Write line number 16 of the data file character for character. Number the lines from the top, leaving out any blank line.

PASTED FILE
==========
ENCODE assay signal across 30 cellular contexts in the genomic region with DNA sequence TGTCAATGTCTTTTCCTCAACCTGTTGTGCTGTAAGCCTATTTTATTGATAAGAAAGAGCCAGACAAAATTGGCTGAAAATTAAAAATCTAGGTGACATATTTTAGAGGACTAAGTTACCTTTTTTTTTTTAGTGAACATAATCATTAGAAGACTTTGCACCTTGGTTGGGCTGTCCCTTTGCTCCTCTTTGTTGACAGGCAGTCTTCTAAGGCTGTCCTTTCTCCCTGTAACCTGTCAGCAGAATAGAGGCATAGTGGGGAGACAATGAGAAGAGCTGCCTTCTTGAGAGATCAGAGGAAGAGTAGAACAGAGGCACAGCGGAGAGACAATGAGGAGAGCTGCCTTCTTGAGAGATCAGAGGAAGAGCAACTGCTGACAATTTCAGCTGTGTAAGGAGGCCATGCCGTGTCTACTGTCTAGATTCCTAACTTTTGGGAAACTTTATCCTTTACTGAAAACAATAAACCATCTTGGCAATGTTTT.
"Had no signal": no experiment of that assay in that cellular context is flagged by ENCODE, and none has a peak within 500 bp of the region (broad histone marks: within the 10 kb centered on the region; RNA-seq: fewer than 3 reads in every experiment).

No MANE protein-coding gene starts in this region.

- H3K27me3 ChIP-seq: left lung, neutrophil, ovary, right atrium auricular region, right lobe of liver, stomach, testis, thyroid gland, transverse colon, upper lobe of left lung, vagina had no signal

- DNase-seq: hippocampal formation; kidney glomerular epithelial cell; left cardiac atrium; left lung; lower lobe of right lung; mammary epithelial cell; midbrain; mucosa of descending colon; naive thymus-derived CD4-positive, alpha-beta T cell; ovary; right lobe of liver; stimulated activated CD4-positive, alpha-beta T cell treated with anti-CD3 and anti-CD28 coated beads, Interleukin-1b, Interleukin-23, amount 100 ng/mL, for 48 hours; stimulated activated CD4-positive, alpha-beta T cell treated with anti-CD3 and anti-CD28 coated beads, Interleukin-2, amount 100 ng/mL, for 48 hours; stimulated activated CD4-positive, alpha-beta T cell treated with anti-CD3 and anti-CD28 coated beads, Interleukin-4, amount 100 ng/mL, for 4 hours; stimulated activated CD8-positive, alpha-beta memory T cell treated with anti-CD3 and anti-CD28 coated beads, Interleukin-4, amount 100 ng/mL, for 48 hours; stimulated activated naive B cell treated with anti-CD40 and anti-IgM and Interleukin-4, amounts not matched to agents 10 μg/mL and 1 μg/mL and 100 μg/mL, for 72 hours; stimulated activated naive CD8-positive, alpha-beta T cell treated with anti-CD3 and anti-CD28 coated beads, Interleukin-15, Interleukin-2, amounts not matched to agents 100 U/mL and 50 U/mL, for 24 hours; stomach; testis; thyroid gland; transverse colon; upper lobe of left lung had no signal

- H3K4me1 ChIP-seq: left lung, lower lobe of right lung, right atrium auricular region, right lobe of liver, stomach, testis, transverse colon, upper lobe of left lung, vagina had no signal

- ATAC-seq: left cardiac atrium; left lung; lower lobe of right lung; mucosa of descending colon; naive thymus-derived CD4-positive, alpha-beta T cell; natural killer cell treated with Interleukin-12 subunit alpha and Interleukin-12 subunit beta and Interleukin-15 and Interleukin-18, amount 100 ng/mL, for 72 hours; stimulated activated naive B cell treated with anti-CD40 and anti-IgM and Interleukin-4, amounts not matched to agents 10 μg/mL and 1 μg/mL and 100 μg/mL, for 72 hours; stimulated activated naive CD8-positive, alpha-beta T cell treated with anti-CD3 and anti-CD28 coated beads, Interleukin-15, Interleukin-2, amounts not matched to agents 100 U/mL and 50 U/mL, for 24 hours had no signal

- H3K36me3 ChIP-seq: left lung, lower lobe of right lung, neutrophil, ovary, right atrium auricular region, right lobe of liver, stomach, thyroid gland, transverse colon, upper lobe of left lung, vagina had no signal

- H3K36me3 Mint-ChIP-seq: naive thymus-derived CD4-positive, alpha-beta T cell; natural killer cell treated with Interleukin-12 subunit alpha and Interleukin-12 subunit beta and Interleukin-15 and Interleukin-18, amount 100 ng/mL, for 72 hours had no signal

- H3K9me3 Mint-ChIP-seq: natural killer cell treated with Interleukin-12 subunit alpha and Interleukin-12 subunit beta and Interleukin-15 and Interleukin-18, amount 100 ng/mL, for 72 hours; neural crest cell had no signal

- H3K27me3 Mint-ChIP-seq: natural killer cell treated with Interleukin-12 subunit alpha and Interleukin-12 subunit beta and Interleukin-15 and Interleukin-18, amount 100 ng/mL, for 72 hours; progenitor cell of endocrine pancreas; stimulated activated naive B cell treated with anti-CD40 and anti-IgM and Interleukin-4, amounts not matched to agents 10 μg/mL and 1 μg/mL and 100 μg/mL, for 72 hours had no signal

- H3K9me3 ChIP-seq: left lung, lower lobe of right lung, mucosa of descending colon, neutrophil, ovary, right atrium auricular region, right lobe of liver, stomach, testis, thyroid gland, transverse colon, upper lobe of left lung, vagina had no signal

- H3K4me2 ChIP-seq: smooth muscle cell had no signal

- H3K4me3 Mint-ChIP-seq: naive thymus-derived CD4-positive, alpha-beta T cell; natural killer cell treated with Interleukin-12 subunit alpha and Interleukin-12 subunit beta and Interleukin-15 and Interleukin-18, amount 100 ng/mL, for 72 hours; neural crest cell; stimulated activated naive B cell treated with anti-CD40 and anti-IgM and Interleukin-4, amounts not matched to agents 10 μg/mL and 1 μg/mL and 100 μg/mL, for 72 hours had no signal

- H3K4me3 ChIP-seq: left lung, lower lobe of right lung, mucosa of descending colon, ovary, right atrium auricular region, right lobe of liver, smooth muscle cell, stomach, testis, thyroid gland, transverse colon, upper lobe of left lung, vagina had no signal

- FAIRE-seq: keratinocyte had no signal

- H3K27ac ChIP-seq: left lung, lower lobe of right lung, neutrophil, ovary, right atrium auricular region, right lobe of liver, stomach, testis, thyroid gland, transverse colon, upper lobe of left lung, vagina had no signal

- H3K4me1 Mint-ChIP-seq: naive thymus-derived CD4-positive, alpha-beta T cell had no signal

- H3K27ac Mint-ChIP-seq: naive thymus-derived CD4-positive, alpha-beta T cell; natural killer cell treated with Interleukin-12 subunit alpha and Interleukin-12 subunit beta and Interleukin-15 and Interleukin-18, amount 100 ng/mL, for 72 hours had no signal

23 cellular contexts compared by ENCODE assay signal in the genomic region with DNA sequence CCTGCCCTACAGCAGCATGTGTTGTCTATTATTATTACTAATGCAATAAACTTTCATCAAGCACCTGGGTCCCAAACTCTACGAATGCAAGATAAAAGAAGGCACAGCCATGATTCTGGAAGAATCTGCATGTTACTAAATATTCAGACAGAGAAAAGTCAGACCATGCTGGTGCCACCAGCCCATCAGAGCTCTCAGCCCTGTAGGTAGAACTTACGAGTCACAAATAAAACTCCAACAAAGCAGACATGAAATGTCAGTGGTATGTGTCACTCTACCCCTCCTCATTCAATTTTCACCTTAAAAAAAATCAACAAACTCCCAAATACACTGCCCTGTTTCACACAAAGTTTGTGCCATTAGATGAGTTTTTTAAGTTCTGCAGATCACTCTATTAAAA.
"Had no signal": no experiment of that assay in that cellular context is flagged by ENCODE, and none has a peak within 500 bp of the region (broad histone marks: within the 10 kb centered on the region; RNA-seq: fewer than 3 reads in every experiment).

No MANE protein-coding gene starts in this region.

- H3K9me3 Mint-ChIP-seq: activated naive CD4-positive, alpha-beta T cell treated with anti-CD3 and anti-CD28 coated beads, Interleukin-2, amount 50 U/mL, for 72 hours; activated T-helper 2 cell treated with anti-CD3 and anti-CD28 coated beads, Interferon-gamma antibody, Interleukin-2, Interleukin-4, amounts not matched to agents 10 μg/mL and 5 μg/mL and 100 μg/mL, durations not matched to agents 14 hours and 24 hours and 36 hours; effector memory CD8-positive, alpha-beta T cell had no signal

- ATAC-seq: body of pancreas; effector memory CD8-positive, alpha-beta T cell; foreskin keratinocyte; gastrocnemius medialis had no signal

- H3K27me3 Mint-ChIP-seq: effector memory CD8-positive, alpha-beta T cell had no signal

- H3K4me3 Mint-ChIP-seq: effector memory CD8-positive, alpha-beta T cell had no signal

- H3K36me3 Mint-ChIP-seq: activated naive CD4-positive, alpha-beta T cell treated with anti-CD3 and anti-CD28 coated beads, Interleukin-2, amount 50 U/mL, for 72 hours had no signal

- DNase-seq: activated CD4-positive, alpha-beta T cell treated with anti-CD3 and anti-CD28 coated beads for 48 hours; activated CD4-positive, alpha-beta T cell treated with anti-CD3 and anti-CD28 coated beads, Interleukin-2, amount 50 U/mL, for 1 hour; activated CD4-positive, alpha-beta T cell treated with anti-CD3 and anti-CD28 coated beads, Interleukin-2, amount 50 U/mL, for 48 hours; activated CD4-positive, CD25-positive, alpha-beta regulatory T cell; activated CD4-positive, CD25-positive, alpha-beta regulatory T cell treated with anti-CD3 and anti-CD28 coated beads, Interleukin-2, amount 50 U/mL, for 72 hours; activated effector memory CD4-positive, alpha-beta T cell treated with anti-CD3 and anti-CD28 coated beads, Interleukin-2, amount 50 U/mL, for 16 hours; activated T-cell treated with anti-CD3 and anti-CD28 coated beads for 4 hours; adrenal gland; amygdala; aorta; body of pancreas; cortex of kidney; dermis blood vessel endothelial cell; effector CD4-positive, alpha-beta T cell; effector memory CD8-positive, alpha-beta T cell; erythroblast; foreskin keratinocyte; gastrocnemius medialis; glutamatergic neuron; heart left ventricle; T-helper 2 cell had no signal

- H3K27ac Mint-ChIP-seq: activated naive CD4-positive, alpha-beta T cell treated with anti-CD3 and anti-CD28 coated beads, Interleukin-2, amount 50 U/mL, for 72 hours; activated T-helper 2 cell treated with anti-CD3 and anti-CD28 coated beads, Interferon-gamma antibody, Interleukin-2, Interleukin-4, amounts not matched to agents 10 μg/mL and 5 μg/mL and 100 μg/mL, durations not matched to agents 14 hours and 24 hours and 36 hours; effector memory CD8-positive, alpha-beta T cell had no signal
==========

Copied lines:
- FAIRE-seq: keratinocyte had no signal